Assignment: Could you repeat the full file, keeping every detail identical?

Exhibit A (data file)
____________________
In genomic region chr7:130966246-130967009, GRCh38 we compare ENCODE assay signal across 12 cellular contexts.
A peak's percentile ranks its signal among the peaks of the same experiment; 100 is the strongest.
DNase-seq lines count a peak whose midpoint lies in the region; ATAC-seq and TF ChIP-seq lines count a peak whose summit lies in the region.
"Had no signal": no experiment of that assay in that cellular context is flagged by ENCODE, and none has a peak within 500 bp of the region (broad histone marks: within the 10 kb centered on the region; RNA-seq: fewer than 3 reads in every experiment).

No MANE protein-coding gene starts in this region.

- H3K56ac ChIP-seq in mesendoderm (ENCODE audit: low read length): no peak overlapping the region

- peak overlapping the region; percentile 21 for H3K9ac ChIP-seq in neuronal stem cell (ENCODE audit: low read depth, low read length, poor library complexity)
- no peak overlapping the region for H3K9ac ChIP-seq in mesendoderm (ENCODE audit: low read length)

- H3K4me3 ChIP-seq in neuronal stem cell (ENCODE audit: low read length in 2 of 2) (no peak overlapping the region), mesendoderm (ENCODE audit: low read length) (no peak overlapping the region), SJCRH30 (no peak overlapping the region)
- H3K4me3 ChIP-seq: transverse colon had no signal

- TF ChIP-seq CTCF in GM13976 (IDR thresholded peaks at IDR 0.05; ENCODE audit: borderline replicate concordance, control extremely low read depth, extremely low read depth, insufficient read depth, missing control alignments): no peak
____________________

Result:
In genomic region chr7:130966246-130967009, GRCh38 we compare ENCODE assay signal across 12 cellular contexts.
A peak's percentile ranks its signal among the peaks of the same experiment; 100 is the strongest.
DNase-seq lines count a peak whose midpoint lies in the region; ATAC-seq and TF ChIP-seq lines count a peak whose summit lies in the region.
"Had no signal": no experiment of that assay in that cellular context is flagged by ENCODE, and none has a peak within 500 bp of the region (broad histone marks: within the 10 kb centered on the region; RNA-seq: fewer than 3 reads in every experiment).

No MANE protein-coding gene starts in this region.

- H3K56ac ChIP-seq in mesendoderm (ENCODE audit: low read length): no peak overlapping the region

- peak overlapping the region; percentile 21 for H3K9ac ChIP-seq in neuronal stem cell (ENCODE audit: low read depth, low read length, poor library complexity)
- no peak overlapping the region for H3K9ac ChIP-seq in mesendoderm (ENCODE audit: low read length)

- H3K4me3 ChIP-seq in neuronal stem cell (ENCODE audit: low read length in 2 of 2) (no peak overlapping the region), mesendoderm (ENCODE audit: low read length) (no peak overlapping the region), SJCRH30 (no peak overlapping the region)
- H3K4me3 ChIP-seq: transverse colon had no signal

- TF ChIP-seq CTCF in GM13976 (IDR thresholded peaks at IDR 0.05; ENCODE audit: borderline replicate concordance, control extremely low read depth, extremely low read depth, insufficient read depth, missing control alignments): no peak